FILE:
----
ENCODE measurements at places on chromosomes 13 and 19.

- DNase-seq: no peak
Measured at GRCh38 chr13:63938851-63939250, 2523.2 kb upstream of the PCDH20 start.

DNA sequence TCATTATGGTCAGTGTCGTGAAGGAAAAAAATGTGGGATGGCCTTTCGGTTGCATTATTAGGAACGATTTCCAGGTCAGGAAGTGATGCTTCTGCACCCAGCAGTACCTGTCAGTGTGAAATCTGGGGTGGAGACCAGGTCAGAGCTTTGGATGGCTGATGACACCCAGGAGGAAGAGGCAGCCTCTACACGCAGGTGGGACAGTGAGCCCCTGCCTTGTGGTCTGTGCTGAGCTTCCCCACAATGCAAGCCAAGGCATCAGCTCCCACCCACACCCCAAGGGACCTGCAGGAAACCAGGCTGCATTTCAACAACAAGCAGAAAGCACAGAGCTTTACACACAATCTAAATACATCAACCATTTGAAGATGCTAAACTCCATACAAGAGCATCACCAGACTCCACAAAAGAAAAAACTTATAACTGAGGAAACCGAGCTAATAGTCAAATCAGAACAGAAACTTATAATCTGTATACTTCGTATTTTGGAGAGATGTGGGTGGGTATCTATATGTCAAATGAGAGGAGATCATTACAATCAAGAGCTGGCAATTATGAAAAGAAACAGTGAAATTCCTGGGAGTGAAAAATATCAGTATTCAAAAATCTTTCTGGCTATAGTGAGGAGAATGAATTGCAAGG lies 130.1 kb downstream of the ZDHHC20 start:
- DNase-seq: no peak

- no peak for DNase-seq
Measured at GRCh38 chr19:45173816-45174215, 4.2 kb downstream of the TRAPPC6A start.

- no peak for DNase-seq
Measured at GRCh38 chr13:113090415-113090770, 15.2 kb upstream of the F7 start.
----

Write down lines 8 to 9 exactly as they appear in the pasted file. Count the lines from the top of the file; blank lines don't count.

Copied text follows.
- no peak for DNase-seq
Measured at GRCh38 chr13:113090415-113090770, 15.2 kb upstream of the F7 start.